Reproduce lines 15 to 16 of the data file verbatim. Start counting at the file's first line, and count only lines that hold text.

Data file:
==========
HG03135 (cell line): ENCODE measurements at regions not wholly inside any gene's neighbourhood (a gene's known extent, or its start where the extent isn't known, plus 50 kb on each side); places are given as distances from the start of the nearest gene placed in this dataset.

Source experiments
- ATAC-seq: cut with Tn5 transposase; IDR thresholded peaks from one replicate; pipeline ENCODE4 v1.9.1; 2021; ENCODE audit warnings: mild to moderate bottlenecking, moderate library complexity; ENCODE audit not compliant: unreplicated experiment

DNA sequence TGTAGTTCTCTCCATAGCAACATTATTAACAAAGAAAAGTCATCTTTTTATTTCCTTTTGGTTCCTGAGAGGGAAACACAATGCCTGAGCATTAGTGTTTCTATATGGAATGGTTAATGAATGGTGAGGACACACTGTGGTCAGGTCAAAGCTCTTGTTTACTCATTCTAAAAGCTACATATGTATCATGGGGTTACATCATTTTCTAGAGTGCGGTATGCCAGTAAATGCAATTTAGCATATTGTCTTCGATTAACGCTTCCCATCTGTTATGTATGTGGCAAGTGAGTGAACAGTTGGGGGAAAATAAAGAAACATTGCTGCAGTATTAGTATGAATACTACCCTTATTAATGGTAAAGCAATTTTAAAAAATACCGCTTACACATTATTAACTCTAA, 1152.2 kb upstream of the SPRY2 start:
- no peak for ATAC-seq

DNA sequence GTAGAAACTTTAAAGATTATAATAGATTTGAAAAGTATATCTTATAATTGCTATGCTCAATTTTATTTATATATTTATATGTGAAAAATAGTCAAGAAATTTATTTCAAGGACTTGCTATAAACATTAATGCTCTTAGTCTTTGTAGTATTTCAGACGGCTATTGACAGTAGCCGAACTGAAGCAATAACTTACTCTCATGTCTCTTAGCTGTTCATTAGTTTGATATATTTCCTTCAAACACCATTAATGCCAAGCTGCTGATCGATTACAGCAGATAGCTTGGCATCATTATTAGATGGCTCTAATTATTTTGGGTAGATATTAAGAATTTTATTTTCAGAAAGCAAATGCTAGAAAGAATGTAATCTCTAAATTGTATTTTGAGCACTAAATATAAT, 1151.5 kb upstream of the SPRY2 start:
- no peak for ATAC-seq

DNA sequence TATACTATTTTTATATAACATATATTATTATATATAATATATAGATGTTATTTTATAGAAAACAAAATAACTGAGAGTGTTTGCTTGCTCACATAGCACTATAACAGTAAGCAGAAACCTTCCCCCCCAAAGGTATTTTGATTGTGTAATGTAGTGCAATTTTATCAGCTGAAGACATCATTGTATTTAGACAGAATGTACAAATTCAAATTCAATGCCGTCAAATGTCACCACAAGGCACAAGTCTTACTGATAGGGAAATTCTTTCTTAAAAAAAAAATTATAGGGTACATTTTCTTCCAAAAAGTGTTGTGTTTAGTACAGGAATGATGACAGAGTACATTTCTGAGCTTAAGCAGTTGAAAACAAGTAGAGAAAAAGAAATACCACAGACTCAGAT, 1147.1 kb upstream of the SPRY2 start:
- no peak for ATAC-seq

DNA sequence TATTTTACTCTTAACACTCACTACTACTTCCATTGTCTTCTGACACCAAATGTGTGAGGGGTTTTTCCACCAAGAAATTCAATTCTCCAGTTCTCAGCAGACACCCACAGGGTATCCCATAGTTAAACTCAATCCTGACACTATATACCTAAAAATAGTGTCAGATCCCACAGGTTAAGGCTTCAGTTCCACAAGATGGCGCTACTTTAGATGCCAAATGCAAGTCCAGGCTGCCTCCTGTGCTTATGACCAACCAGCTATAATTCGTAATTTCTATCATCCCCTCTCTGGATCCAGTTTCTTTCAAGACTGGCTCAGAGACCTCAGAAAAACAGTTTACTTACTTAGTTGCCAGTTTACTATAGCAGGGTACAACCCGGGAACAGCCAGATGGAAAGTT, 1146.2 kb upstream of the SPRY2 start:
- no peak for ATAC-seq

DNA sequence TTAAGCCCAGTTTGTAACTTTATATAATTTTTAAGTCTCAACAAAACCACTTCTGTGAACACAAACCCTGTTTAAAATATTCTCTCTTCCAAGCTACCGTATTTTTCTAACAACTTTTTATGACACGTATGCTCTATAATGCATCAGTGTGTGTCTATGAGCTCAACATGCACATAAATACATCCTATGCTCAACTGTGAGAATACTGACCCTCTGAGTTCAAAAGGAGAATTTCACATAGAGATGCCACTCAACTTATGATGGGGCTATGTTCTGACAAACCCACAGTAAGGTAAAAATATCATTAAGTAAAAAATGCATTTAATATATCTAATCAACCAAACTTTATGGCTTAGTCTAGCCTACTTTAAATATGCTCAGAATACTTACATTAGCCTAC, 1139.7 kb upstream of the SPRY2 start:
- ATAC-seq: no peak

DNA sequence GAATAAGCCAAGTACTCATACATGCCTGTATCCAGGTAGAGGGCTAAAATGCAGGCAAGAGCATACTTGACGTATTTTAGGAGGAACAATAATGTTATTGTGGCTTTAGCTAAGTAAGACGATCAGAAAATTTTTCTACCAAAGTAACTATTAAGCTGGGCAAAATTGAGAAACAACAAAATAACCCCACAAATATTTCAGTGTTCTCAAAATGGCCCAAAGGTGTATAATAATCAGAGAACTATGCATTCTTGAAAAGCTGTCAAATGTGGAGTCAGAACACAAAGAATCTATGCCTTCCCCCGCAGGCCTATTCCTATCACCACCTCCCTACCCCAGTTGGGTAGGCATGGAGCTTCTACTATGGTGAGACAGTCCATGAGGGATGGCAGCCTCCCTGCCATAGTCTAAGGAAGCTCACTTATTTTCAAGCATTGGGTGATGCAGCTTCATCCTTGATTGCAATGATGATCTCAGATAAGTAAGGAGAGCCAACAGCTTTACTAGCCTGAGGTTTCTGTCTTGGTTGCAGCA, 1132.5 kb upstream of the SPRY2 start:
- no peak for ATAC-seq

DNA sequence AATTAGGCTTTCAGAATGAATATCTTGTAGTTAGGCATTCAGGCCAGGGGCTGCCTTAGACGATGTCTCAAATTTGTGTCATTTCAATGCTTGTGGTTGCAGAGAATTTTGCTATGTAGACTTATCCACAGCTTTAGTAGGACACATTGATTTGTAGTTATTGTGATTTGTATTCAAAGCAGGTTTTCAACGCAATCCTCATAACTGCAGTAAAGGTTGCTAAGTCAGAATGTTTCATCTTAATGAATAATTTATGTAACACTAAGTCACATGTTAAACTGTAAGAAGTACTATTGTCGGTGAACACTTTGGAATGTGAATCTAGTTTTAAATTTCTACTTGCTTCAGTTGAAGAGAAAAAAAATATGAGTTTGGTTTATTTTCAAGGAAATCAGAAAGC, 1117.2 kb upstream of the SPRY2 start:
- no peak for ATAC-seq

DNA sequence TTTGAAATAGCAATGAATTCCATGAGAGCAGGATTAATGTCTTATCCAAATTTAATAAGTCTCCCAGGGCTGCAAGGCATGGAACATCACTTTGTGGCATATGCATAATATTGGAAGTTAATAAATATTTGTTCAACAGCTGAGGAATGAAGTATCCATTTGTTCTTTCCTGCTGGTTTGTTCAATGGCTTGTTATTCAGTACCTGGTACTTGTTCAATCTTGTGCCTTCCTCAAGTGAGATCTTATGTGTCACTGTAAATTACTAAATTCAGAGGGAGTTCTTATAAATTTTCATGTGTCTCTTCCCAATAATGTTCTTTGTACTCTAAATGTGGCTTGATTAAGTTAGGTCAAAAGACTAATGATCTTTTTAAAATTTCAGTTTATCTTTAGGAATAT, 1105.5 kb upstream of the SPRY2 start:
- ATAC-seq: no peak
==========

- no peak for ATAC-seq

DNA sequence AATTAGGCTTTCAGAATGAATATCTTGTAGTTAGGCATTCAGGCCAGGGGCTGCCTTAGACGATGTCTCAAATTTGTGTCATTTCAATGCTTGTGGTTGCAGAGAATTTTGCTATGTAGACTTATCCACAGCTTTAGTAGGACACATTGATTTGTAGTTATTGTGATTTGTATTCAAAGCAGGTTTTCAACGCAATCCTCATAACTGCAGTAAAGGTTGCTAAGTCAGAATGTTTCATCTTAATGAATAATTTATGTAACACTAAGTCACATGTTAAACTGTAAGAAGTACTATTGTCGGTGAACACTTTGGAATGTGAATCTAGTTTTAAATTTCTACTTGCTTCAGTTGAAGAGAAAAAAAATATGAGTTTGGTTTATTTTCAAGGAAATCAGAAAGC, 1117.2 kb upstream of the SPRY2 start: